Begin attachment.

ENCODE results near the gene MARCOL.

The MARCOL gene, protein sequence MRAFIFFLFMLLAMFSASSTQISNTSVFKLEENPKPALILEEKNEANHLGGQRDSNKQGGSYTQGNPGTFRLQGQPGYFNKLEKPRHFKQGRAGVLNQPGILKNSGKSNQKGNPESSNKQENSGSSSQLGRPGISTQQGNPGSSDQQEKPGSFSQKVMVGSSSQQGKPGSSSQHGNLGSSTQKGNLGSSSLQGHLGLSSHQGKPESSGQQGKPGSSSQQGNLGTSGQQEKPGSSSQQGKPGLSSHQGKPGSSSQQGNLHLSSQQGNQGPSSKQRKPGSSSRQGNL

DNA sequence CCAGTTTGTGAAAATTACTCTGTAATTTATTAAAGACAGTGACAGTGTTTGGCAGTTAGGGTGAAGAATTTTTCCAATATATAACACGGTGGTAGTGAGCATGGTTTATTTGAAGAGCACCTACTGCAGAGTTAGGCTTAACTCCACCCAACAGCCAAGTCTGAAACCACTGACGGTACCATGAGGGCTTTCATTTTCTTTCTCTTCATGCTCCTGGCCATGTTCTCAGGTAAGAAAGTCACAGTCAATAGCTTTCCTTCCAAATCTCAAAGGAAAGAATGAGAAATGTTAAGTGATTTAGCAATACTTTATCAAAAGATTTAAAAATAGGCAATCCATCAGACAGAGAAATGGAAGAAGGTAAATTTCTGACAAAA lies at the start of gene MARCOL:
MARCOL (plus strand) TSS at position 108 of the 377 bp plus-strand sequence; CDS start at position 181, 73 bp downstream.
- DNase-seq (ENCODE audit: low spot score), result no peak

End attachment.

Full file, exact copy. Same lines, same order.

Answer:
ENCODE results near the gene MARCOL.

The MARCOL gene, protein sequence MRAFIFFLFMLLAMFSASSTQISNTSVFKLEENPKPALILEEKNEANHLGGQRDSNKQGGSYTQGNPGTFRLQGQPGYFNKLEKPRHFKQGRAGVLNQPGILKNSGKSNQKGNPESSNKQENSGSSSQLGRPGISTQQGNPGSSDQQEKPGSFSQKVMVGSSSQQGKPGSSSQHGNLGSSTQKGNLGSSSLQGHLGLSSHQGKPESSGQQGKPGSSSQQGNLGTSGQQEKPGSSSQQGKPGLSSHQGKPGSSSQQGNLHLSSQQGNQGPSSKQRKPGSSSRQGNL

DNA sequence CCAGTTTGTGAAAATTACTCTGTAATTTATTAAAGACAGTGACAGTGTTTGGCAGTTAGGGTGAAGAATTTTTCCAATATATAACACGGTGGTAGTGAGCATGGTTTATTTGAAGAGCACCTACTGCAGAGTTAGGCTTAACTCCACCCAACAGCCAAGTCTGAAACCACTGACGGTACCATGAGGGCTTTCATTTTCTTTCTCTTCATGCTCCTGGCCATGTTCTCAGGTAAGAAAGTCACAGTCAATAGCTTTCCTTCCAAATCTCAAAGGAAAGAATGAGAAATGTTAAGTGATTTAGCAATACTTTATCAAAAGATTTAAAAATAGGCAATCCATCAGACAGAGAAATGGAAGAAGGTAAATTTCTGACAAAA lies at the start of gene MARCOL:
MARCOL (plus strand) TSS at position 108 of the 377 bp plus-strand sequence; CDS start at position 181, 73 bp downstream.
- DNase-seq (ENCODE audit: low spot score), result no peak